British novelist Binding (In The Kingdom Of Air, 1994) continues to plumb the dark recesses of jolly old England, but the narrative links are stretched to the limit in this tale of a hangman's knotted existence within interlocking love triangles. Feared executioner Solomon Straw has retired as the story begins, leaving his ropes and his ``stage'' name behind to find peace as a country pub owner with his wife Judith and their infant son. The long tangle of events preceding his return to normalcy and his given name, Jeremiah (Jem) Bembo, however, ranges far from tranquility. Raised with his cousin Will in a family of farmers descended from a famous actor, Jem is ever reserved, while Will yearns for the glitter and patter of the music hall; when the two vie for the affections of young Judith, her choice of the more solid Jem proves a bone of contention for decades. The war changes everything, as a German air raid brings a plane down on the Bembo greenhouses, destroying them and burying a piece of flying glass in newlywed Jem's eye. He watches with crippled vision as his neighbors slowly murder the badly wounded German pilot. Shocked by such brutality, Jem vows to become the most decent and efficient of executioners, even at the cost of his feelings for Judith. But years later, when Dancing Danny steps onto the scaffold for killing a rival in the hopeless pursuit of a local girl, Jem errs in his meticulous procedure, shaken in part by having delivered his firstborn himself only two days before. Then he learns to his horror not only that he has executed an innocent man, but also that the echoes of his earlier rivalry have taken deadly shape in this more recent affair. In its tricky details in the binding up of several hugely different lives, this is a macabre, compelling story, proving powerful in spite of its convolutions and excess. Read full book review >
Released: Jan. 24, 1994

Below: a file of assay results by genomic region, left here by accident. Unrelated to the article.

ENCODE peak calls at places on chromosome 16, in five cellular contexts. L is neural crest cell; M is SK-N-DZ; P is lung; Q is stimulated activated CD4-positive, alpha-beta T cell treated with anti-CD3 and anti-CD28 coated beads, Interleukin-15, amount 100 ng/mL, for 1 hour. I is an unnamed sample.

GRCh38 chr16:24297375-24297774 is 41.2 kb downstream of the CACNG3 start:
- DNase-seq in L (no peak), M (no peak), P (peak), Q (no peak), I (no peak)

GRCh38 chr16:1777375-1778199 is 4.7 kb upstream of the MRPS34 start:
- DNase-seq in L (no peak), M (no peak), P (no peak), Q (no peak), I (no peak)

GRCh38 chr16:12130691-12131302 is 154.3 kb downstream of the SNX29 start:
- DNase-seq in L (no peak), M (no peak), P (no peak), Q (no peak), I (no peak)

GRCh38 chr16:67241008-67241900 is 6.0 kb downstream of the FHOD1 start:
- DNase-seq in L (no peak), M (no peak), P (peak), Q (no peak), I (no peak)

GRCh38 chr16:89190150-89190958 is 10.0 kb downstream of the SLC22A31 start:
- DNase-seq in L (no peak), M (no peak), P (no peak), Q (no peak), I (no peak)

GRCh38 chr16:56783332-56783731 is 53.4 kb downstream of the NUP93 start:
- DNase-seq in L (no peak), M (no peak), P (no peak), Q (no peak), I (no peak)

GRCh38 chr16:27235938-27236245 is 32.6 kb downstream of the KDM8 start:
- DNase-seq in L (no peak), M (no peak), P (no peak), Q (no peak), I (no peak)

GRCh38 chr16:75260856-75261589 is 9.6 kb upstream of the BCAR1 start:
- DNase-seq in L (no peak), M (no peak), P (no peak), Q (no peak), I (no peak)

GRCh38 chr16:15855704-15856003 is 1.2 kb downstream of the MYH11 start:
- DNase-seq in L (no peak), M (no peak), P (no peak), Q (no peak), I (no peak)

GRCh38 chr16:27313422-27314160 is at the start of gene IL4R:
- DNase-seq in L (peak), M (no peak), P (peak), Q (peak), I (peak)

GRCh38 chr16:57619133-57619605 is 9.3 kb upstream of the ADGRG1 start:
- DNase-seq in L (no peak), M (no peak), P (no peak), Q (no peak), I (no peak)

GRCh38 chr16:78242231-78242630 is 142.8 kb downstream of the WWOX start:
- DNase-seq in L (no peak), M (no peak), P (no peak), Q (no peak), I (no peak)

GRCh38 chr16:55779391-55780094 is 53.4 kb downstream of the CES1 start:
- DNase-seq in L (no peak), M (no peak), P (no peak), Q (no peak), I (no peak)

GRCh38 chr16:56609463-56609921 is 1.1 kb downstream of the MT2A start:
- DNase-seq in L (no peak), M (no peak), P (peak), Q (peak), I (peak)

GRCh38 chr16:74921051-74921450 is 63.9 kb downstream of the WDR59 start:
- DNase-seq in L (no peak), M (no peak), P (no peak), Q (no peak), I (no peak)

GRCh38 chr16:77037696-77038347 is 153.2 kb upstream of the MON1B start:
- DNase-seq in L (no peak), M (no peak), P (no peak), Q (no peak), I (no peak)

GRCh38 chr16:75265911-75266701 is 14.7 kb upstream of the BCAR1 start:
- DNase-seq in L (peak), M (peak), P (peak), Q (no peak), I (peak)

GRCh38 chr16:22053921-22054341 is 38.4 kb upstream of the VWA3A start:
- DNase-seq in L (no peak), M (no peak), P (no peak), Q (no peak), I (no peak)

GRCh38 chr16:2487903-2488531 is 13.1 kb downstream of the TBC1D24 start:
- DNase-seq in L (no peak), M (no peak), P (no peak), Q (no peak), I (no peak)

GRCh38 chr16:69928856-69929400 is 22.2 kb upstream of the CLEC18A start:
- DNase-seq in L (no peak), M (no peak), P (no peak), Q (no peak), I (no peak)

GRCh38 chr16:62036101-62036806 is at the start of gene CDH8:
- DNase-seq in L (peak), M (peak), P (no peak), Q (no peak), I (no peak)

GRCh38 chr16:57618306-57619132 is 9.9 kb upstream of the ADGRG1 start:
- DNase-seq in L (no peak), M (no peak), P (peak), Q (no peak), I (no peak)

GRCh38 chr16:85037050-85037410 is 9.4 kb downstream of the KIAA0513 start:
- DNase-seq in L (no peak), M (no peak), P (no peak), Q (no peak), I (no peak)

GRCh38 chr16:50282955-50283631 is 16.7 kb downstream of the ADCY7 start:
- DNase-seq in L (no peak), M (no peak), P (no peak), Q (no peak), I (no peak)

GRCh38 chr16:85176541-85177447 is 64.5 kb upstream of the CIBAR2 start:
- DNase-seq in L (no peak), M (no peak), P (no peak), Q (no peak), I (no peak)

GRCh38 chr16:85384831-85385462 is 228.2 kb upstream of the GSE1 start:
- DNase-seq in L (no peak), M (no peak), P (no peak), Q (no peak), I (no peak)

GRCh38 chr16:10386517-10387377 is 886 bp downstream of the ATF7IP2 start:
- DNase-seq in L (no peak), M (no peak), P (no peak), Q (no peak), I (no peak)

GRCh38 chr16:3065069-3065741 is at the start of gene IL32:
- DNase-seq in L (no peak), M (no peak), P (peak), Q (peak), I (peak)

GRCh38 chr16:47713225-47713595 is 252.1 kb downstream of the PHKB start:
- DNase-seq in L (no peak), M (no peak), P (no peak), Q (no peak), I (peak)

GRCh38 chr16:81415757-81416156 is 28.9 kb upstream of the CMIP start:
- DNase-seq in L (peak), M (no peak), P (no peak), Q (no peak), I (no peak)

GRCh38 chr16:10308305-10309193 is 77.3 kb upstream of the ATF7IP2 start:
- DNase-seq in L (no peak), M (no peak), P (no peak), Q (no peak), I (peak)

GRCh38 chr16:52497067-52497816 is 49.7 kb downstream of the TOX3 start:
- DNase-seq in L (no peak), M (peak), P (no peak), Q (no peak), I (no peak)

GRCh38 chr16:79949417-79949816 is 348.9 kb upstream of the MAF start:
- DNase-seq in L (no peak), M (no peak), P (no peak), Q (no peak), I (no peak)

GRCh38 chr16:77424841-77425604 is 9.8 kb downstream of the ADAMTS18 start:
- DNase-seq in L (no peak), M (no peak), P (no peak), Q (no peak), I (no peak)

Part riddle, part romance, part savage indictment of the twisted morals behind Britain's middle-class conformity: a formidable, highly inventive first effort from former British editor and publisher Binding. BBC weatherman Giles Doughty, a gleefully guilt-ridden man of affairs whose weeks are measured by encounters with each of his three mistresses, experiences a midlife crisis of monumental proportion when his sister Carol calls to report the reappearance- -after decades of mystery—of Stella Muchmore. Stella, who vanished when she and Giles were teenagers, had been his partner in nightly adventure as they wandered the streets of their suburban neighborhood, wearing not a stitch and reveling in their rebelliousness; the reminder of his lost youth triggers in Giles a series of tragic recollections, exacerbated by Carol's having been struck down during a great tempest and rendered comatose, unable to provide him with further clues to Stella's whereabouts. Rebuffed by his lovers and plagued by the wily ghost of his adolescent self, Giles searches for Stella with the aid of a trumpet-wielding, semiretired barkeep, probing past and present until the horrible truth about her disappearance—and his own repressed complicity in the deed—comes fully to light. A complex tale, searching in its view of the British family yet at times almost saccharine in its nostalgic flourishes: lavish and engagingly sexy and surprising—a first-rate debut. Read full book review >